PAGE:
Cell phones don't ring everyone's bell
But new data find 71 percent now carry them
By CINDY HORSWELL
Nov. 19, 2009, 10:23PM
Let's face it: You just can't live without a cell phone. How many times have you wondered aloud how you survived without one all those years?
But you might be surprised to learn that plenty of folks are surviving just fine without what some describe as a high-tech digital leash.
Although the number of holdouts is dwindling, U.S. Census data released Thursday indicates 29 percent of the nation's homes still do not see the advantage of having phones strapped to their belts or plugged into their ears so they can conduct business at any moment, at any place.
Yet Census data show the ubiquitous cell phone is increasingly becoming the communication tool of choice for the majority. Some are even disconnecting their landlines and using cell phones exclusively.
According to the new data, the number of households with cell phones exploded from 36 percent to 71 percent between 1998 and 2005. Landline ownership during this same period fell from 96 percent to 91 percent, with many in their 20s particularly seeing no useful purpose in having a hard-wired phone. Those age 65 and older were the most likely to still have landlines — 98 percent.
The cell phone holdouts pride themselves in being inaccessible if they want. They also have plenty of cell phone pet peeves: Rude people who text someone during a meal or interrupt a movie with annoying ringtones. And don't get them started on those who drive with their attention on a phone instead of on the road.
“Guess I'm just a little hardheaded,” said Marilyn Harrison, a secretary in Beach City on Houston's East Side. “People are too consumed with cell phones.” She got rid of her cell phone two years ago and hasn't missed it.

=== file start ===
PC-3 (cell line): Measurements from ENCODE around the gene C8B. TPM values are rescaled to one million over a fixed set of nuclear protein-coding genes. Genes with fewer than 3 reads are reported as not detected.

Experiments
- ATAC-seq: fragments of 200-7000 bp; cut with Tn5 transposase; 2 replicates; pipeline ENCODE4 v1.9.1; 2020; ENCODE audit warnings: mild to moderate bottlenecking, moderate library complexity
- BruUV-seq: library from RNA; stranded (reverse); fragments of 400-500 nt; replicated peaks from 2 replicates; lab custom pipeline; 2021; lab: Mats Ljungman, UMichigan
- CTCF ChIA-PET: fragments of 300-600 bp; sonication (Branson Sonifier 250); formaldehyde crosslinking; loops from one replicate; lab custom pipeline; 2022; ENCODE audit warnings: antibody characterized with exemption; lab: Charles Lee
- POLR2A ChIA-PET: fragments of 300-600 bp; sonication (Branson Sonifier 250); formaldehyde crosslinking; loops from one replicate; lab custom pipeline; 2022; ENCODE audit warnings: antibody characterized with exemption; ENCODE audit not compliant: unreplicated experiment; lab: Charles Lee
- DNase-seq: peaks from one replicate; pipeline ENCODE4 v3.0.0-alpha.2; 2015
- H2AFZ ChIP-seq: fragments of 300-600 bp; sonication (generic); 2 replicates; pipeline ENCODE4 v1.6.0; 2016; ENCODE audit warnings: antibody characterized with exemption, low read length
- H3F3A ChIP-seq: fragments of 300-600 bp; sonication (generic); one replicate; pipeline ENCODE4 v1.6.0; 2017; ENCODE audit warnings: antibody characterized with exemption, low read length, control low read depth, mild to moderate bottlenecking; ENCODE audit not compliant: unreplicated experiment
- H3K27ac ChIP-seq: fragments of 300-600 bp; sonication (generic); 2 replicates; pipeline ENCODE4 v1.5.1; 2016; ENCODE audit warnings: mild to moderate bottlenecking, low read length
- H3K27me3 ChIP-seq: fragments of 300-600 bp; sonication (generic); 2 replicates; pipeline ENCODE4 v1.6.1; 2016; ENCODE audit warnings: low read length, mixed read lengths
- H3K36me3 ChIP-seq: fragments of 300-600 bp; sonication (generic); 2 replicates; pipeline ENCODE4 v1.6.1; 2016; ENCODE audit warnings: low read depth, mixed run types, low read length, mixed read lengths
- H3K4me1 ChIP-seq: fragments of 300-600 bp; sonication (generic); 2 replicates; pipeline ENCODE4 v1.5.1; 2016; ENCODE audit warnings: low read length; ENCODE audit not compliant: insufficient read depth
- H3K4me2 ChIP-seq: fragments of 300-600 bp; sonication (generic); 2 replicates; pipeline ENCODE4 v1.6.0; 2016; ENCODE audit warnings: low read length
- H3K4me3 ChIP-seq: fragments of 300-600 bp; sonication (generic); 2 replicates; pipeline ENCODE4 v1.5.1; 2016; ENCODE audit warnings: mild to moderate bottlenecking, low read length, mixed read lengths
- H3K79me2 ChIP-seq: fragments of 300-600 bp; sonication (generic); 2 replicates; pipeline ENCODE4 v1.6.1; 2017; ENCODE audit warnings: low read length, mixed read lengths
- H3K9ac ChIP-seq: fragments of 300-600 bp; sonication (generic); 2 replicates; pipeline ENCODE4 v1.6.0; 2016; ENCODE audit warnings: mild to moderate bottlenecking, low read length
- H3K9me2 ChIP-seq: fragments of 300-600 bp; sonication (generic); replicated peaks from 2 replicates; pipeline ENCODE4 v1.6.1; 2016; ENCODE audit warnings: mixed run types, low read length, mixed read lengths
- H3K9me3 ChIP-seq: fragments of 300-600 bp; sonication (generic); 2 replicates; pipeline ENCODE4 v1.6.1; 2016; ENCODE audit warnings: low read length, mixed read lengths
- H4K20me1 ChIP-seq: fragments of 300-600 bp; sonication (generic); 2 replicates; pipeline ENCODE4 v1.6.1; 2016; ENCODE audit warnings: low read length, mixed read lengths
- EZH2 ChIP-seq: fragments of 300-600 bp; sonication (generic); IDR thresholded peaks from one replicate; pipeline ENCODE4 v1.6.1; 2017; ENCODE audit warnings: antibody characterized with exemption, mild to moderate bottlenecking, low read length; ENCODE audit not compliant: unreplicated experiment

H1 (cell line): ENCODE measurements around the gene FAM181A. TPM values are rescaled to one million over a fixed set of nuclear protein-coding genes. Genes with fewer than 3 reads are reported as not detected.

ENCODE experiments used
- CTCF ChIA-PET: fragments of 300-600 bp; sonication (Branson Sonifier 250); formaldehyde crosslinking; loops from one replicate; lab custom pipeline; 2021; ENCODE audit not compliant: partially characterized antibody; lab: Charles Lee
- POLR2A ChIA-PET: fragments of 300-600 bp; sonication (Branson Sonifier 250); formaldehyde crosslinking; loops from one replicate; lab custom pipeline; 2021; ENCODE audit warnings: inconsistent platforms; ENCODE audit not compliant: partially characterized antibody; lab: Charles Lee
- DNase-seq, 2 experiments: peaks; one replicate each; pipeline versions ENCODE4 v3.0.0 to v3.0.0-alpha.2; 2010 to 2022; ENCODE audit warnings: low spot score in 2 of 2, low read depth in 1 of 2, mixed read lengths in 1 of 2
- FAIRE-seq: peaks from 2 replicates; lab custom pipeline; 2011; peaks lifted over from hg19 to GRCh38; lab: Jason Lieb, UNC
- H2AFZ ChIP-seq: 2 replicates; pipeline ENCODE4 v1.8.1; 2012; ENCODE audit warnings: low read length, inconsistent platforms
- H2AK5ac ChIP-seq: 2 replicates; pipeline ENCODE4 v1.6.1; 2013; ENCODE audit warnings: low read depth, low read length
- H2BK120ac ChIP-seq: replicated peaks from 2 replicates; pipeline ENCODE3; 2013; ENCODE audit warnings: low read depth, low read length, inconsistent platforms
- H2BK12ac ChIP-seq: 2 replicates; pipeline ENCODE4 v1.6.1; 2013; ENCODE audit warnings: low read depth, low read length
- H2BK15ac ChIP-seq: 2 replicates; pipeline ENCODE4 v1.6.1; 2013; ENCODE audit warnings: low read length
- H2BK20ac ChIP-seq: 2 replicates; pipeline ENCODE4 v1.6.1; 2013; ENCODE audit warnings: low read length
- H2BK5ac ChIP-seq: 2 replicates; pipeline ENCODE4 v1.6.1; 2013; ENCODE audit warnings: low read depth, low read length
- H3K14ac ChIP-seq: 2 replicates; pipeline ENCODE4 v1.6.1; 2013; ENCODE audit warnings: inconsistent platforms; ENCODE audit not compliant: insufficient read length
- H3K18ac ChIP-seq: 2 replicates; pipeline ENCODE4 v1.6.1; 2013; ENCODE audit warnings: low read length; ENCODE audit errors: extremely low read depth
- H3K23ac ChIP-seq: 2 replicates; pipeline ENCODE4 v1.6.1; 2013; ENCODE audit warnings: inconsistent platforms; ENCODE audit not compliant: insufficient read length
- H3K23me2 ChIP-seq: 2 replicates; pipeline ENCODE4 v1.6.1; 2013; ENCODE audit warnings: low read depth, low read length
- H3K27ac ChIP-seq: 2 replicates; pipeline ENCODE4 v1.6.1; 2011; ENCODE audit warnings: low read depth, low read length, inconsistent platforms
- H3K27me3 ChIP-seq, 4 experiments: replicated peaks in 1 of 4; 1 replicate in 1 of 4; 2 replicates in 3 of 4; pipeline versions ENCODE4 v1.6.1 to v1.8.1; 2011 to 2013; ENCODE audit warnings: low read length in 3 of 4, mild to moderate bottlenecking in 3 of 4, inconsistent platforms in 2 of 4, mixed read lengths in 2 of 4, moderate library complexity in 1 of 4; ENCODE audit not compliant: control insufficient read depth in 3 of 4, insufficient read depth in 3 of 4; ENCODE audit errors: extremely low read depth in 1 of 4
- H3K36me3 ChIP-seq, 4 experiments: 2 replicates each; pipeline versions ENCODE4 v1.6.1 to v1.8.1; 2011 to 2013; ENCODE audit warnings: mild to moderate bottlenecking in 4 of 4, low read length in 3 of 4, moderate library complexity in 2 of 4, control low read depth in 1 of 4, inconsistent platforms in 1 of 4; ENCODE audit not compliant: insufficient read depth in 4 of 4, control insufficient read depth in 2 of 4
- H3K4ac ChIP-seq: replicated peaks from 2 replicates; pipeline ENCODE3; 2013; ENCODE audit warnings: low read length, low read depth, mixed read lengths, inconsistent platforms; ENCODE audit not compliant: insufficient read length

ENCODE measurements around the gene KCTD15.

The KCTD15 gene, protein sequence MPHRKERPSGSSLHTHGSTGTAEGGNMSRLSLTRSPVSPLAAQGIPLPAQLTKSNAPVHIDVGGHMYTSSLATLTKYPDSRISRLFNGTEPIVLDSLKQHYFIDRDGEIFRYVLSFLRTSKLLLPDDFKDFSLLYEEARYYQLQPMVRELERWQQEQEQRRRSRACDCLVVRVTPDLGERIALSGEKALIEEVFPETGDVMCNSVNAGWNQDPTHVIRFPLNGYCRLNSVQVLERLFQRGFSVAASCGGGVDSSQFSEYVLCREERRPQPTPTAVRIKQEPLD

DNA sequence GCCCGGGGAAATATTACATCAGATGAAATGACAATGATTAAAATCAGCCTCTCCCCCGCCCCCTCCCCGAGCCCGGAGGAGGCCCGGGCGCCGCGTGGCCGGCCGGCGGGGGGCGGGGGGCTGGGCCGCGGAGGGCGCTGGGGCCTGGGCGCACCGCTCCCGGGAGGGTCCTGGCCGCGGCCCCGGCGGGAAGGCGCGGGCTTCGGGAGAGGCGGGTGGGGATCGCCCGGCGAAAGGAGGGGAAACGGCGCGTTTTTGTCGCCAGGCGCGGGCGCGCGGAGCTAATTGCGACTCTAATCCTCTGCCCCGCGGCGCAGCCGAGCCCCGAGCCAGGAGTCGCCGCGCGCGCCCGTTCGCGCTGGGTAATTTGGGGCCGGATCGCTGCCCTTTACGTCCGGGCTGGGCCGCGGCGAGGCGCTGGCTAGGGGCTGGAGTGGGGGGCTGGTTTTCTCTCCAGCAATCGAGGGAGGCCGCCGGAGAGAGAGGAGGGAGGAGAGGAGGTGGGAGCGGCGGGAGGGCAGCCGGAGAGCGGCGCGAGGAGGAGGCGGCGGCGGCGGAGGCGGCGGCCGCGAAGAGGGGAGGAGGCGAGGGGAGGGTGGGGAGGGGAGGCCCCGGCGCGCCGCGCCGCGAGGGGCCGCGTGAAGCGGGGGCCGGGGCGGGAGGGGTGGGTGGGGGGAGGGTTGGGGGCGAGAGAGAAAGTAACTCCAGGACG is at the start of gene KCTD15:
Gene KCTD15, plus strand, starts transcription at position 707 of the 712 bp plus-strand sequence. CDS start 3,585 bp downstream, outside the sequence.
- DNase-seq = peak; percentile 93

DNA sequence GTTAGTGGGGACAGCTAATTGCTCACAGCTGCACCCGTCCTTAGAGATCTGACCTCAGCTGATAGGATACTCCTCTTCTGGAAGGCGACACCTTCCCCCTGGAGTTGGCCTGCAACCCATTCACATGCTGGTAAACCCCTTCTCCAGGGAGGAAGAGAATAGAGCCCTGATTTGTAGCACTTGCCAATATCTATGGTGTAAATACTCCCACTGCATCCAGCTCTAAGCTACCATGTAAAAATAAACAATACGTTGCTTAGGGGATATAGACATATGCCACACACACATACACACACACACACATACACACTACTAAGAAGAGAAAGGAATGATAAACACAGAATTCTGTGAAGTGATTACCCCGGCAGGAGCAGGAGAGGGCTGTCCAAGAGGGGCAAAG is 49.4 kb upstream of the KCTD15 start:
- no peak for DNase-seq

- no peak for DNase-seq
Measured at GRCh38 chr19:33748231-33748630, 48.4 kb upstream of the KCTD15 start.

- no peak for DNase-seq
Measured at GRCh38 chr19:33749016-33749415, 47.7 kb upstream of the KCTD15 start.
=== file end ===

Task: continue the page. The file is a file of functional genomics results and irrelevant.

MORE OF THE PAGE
Harrison is unashamed, even though her parents are in their 80s and have cell phones, and four siblings no longer have landlines.
‘I'm not going for it'
“I check my messages when I get home. There's no emergency that can't wait for that,” she said. “Plus reception can be real spotty out here. Landlines worked the best during Hurricane Ike, and I have the OnStar on my car if I have trouble on the road.”
Mike Barisich, 87, of Katy, agreed: “It may be the modern way of going, but I'm not going for it.”
His daughter insisted that he take a cell phone along when he recently drove 4,000 miles on a vacation.
Barisich used it only once, though, and has since gotten rid of it. “I can't answer it while I'm driving,” he said.
A few bravehearts have also posted their objections to mobile phones on Internet sites such as the “anti-cellphone clan” on Facebook.
“I've never had a cell phone (sounds more like an introduction to an AA group). But I still have friends … participate in various activities (like making amateur films),” Ralph Zechendorf admitted on the Web site.
“I guess I may have to buy one sometime if a possible job requires it, and I don't want to starve,” he said.
But even some members of the anti-cell crowd, like Harrison, worry that it may be just a matter of time before landlines become extinct and her only choice will be a Blackberry or an iPhone.